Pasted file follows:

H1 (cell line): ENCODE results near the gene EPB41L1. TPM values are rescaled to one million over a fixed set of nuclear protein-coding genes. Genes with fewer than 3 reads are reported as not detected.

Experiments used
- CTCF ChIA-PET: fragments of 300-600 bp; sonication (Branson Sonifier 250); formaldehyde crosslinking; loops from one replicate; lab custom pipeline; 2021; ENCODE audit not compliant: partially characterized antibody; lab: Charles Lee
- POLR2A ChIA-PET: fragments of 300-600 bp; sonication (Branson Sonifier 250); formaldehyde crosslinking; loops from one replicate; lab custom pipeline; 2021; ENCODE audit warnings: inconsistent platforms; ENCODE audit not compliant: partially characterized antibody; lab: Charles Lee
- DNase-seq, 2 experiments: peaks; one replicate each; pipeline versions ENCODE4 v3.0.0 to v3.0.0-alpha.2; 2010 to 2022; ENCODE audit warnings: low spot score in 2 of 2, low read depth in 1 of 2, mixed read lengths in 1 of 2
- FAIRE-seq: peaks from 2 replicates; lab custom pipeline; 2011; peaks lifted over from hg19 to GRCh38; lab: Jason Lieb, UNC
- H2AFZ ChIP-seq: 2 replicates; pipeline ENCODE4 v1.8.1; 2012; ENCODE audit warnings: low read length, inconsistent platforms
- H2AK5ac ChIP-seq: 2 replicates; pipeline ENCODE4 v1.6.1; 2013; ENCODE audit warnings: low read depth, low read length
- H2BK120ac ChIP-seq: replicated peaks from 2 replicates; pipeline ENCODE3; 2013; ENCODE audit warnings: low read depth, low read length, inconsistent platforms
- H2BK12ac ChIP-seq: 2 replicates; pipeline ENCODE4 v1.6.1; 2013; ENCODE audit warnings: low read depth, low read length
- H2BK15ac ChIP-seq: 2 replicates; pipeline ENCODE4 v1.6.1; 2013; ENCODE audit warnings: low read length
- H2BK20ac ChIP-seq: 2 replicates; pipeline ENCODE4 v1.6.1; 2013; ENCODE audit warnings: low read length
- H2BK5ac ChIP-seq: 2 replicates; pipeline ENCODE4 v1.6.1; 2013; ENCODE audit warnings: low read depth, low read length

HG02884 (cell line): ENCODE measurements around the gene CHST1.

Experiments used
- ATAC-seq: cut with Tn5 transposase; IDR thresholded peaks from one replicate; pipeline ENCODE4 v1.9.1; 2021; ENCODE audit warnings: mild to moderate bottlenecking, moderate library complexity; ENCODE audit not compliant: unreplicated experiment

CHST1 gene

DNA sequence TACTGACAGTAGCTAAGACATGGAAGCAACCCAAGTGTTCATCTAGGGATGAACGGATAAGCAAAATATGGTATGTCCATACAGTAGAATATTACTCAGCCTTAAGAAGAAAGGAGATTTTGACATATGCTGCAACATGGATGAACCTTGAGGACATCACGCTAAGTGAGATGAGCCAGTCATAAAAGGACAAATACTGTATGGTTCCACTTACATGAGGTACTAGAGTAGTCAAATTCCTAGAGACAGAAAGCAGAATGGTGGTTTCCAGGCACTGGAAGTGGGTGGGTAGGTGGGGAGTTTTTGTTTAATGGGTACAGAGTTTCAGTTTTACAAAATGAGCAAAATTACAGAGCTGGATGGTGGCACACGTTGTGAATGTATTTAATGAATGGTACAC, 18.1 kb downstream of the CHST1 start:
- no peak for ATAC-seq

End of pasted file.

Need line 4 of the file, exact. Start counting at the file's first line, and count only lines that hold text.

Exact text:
- POLR2A ChIA-PET: fragments of 300-600 bp; sonication (Branson Sonifier 250); formaldehyde crosslinking; loops from one replicate; lab custom pipeline; 2021; ENCODE audit warnings: inconsistent platforms; ENCODE audit not compliant: partially characterized antibody; lab: Charles Lee